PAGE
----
Travel China – Tibet

The train was equipped with oxygen masks. It climbed the steady gradient through tunnels and over gorges on a track that had been completed a few months earlier. Lhasa now had a rail link with China’s coastal cities. The track and the train were symbols of a nation on the move, determined to make up for lost time and join the technologically advanced world as quickly as possible.


I was travelling with my wife and we had no problem with altitude sickness. The other people in the carriage were Chinese and some were badly affected. A couple from Beijing needed medical attention and were advised to return to a lower altitude and acclimatise before proceeding further.

All of Tibet is at high altitude and getting higher. Deep down, the entire region is part of India, which was once part of Gondwanaland – together with Australia, Antarctica, Africa and South America. When this vast southern continent broke up, the Indian bit headed north at great speed (geologically speaking) and collided with Eurasia.

The undersea part of the Indian tectonic plate ducked down and pushed its way beneath the Eurasian plate which was uplifted to form the highland we call Tibet. If you have difficulty visualising this process then think of a raft being pushed under another raft. The continents are like rafts drifting in a sea of molten magma.

The Indian subcontinent followed behind the undersea part of the Indian plate and made contact with Eurasia about 45 million years ago. It was too light to go under and a bit of a mess ensued. The outcome was the range of mountains we call the Himalayas.

Most of the Tibetan people live in the “lowlands” adjacent to the Brahmaputra valley, which runs along the northern edge of the Himalayas before crossing down into India. The huge sand dunes in the valley date from when the land was below sea level. The Chinese are planting trees to stabilise the dunes. A Tibetan commented to me that, since the country is continually rising, there is not much to worry about. She figured you would need an awful amount of erosion to wash Tibet into the Bay of Bengal. That’s an interesting observation but unlikely to carry weight with the conservationists.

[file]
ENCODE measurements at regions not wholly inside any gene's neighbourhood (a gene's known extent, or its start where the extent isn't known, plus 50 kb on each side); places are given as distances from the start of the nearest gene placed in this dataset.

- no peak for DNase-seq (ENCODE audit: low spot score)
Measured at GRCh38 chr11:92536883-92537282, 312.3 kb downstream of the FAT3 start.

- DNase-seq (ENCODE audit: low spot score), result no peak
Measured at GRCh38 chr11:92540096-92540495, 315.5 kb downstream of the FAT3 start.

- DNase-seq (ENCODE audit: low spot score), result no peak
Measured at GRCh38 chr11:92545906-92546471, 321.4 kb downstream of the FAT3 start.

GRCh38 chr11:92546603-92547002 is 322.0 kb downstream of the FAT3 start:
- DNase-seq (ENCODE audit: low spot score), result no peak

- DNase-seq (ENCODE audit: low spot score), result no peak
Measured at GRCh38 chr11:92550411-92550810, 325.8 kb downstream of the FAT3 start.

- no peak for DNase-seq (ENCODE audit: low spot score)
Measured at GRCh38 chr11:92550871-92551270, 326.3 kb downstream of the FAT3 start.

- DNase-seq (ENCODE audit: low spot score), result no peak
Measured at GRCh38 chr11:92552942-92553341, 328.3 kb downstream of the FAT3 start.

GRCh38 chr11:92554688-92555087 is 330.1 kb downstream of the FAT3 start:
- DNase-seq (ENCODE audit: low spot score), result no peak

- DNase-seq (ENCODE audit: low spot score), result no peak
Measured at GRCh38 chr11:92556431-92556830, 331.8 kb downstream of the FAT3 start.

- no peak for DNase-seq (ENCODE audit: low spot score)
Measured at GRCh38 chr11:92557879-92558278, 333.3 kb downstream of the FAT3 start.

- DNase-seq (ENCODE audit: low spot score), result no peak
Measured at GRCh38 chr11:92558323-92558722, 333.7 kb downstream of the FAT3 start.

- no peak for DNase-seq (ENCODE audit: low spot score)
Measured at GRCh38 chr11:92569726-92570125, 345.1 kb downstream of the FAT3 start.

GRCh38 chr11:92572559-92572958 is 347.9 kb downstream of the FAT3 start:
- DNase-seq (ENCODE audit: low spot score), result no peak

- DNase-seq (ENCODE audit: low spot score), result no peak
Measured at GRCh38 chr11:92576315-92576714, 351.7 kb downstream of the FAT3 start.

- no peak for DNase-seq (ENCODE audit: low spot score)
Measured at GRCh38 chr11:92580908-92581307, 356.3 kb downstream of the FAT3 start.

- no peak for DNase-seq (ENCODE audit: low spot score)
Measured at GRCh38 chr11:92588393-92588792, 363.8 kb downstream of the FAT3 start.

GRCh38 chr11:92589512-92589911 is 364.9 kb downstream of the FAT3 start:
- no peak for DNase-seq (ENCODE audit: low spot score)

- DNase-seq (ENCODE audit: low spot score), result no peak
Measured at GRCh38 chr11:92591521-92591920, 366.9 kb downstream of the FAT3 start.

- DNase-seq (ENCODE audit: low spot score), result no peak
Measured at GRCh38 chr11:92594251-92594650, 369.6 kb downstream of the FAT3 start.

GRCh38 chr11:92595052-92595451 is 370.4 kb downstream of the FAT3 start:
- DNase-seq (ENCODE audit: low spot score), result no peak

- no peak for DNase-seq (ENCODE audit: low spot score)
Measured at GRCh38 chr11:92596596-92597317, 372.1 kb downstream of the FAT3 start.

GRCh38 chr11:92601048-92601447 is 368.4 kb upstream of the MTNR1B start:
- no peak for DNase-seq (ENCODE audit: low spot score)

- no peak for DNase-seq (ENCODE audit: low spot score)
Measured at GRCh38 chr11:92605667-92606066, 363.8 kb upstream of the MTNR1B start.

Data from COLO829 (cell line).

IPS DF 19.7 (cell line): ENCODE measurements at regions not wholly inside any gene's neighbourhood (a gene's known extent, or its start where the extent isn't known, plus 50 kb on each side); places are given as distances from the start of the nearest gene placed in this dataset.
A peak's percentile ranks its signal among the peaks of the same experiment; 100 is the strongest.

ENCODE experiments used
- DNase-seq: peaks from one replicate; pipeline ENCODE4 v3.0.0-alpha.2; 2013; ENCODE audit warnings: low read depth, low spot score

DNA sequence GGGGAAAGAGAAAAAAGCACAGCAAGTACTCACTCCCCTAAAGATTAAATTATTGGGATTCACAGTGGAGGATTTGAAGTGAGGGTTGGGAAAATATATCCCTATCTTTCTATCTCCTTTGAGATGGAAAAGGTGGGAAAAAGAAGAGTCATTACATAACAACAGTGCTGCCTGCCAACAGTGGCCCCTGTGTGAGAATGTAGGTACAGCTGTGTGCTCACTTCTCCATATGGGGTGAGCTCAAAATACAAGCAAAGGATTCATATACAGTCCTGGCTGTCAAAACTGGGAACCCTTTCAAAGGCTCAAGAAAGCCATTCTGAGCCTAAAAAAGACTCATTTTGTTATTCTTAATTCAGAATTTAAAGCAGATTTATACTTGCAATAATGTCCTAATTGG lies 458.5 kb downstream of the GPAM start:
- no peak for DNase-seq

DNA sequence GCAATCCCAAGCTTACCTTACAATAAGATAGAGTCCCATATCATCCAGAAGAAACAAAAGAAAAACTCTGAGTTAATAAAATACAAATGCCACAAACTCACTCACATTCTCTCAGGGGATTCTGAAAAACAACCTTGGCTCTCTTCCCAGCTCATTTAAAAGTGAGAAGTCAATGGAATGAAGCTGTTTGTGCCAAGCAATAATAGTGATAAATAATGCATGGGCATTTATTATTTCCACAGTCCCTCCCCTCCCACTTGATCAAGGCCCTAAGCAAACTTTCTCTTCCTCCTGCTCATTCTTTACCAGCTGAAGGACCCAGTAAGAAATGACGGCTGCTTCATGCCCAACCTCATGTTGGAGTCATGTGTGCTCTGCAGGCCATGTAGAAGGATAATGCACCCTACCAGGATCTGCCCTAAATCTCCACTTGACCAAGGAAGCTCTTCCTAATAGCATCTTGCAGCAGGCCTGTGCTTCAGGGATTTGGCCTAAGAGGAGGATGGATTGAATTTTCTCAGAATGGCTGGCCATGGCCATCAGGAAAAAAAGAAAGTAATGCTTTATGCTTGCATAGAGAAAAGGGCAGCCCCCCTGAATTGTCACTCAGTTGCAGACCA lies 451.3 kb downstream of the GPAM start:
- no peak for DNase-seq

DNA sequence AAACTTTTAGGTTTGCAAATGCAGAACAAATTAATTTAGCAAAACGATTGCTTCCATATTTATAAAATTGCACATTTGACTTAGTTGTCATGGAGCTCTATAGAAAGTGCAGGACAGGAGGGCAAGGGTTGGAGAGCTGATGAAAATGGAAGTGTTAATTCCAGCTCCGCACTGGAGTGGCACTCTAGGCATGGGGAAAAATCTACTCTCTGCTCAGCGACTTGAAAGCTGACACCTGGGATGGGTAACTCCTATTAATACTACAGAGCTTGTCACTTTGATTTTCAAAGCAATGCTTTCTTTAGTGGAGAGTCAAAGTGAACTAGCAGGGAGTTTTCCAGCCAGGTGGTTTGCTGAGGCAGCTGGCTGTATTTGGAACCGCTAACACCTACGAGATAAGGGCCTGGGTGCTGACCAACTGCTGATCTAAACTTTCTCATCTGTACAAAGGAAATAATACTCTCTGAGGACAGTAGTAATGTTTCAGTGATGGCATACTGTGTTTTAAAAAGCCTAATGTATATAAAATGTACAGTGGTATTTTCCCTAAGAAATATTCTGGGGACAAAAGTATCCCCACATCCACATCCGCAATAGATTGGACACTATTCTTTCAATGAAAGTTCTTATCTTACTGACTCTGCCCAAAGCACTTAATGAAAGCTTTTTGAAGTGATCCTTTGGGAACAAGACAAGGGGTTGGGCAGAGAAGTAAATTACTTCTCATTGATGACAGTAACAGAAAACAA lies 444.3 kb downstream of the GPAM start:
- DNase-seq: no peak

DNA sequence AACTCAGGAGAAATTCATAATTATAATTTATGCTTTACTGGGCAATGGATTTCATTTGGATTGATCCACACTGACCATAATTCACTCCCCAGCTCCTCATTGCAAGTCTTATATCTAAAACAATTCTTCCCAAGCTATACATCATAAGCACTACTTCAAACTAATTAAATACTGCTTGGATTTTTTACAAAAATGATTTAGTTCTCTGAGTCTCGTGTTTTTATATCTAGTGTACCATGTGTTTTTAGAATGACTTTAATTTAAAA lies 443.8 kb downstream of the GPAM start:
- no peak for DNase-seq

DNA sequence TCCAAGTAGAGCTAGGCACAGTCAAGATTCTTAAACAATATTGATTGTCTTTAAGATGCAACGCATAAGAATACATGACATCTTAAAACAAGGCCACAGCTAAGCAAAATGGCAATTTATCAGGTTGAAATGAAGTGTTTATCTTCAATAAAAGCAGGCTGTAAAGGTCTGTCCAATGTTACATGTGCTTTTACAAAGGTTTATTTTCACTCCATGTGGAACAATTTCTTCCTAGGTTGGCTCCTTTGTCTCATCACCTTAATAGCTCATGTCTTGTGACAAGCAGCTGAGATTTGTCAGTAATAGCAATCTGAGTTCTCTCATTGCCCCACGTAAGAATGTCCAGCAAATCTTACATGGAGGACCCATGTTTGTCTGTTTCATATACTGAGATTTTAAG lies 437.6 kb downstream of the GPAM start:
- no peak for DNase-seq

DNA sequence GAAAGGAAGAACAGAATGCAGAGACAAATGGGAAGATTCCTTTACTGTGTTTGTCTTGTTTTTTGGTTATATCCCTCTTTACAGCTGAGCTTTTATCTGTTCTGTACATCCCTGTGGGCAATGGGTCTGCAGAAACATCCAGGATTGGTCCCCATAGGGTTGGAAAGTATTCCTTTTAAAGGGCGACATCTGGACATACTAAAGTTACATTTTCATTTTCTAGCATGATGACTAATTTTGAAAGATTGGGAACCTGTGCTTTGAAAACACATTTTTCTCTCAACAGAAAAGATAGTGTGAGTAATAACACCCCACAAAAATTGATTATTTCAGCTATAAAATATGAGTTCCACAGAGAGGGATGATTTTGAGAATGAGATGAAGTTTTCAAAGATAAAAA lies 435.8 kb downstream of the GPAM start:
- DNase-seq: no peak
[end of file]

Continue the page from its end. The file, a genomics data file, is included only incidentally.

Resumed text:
Scarcely any part of Tibet is less than 3000 metres (10,000ft) above sea level. When you talk about “lowland” that’s what you mean. The Tibetans have been in Tibet for 3000 years and have adapted to the high altitude. DNA studies show they carry a gene that enables them to make efficient use of the depleted oxygen in the thin air.

A period of 3000 years corresponds to about 100 generations so it seems this is more than sufficient for the adaptation to occur. People who carry the favourable gene presumably have an advantage over those that don’t. They raise more children and the gene spreads through the population.

The Tibetan’s are a light skinned people with an amazing ability to produce melanin. On a trip into the highlands with my friend Kangi, I met herdsmen with faces tanned black by the high-altitude sun. They were so dark I thought they came from southern India. Later, when we went down to a stream to wash, they displayed skin tones not much different from my European pallor. I guess an ability to take an impressive tan is another favourable adaptation.

The Tibetans were once fierce warriors who terrorised their neighbours with a ferocity that put them in the same league at the Mongol hordes. Then they found Buddha and adopted his teachings. They are now pacifists. Monasteries dot the land and many young men spend time as monks before joining the workforce – somewhat as other young men attend university.


About Mike

I either started off on the wrong foot or I'm the legendry rolling stone. Normally, a degree in astrophysics does not lead to a stint in Parliament House, public relations, the diving industry and a backpacker hostel - but that's what happened to me. I'm now retired in the sense that I no longer need to work for a living and that gives me time for travelling and writing. My messy life has provided a lot of material for my novels, which are mystery thrillers. I like subtle plots with a lot of action. My latest, Curtin Express, is based in Canberra and the wilds of northern Australia. For more on Curtin Express:
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